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Bostock brings Fosse-focused dance class to Playhouse


All the fuss over Fosse can be measured in feet.

But understanding the late legendary choreographer and theater icon Bob Fosse, who first stepped to the forefront of the Broadway stage as choreographer of “The Pajama Game,” a sleeper hit just a handful of years after he had started out as an actor, is not limited to his fancy footwork: Body movement was a metric that also had a hand in his bulging bio and body of work.

And those hands ...

“Jazz hands,” regales Jessica Bostock of the signature musical digital dancing that helped make waves in such Fosse classics as “Pippin” and “Chicago.”

These days Bostock has her own role to play in perpetuating Fosse’s feisty brand of bonhomie and bombshell moves that blistered the dance floor in an Oscar, Emmy and Tony awards-winning career spanning some four decades. She is doing just that, offering a tip of the bowler hat to the choreographer/director by introducing “Fosse for Beginners,” a three-session dance class as part of the Bucks County Playhouse’s summer season.

For participants ages 15 and up, “Fosse for Beginners” begins June 12 and runs to June 26 at the Lambertville Hall in Lambertville, N.J.

All that jazz that was his life on and offstage was a critical component of Fosse’s fierce and forceful commitment to an exacting artistic integrity that netted attention for flamboyant fishnet-stocking clad characters and their sassy shoulder rolls.

“Fosse was one of the first directors/choreographers who approached dance as a way to show character,” said Bostock.

A character himself, Fosse infused his work with a wide-eyed cynical complexity that appeals just as much today as it did when he innovated it as the anti-hero steam-heated hotspot of “The Pajama Game.”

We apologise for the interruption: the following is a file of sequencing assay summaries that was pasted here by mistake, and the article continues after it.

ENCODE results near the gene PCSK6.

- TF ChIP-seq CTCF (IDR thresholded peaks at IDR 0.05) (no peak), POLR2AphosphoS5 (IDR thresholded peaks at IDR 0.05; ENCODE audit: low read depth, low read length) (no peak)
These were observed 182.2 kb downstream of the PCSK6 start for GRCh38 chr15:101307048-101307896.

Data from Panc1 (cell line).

“So much of the material he offered was larger than life,” noted Bostock.

As his marital — and extramarital — relationships were a large part of his personal playlist, he acknowledged the important part women played in his life, not as tagalongs but titans in their own right.

“When I first saw ‘Chicago,’” which is now the longest-running revival in Broadway history, “I was taken with how Fosse portrayed women in strong powerful ways,” said Bostock.

Students at her upcoming class will be schooled in the ways of Fosse’s fastidious focus on the integration of mind and movement, and the angular antics amid his off-kilter killer choreography that cemented his status as a dance demigod.

A longtime fan of Fosse, Bostock has a bio that basks in the grace and grit that make the grade in a business where terpsichorean talent doesn’t always find its spot in the spotlight. But it has for her, with some 75 productions to her credit as choreographer and director at BCP and Lambertville’s Music Mountain Theater among the best of the burbs.

“I’m a choreographer first,” says the Bucks County Playhouse perennial.

Her involvement in the art of movement is far from an academic challenge as she proved as owner/artistic director of the Motion Dance Company. But when it comes to academics, she has chalked up successes at the blackboard: Bostock is an assistant professor of dance and theater at Bryn Athyn College, where she also fills the shoes as artistic director of the school’s inFlux Dance Company.

Nothing in flux with her career; it’s a steady stream of toeing the line successfully. And she wants to pass off that knowledge gleaned over the years to her students at BCP.

Bostock will do her level best to help “Fosse for Beginners” novices sidestep any doubts they might have, intending to give them “a basic toolbox that will definitely help with auditions.”

Calling “Pippin” “one of my favorite shows,” the choreographer now turns to prepping for her playhouse pursuits. What makes Bostock so busy? “I’ve got magic to do,” she says with appreciation of the “Pippin” hot challenge she has ahead of her.

Michael Elkin is a playwright, theater critic and novelist who lives in Abington. He writes columns about theater and the arts.

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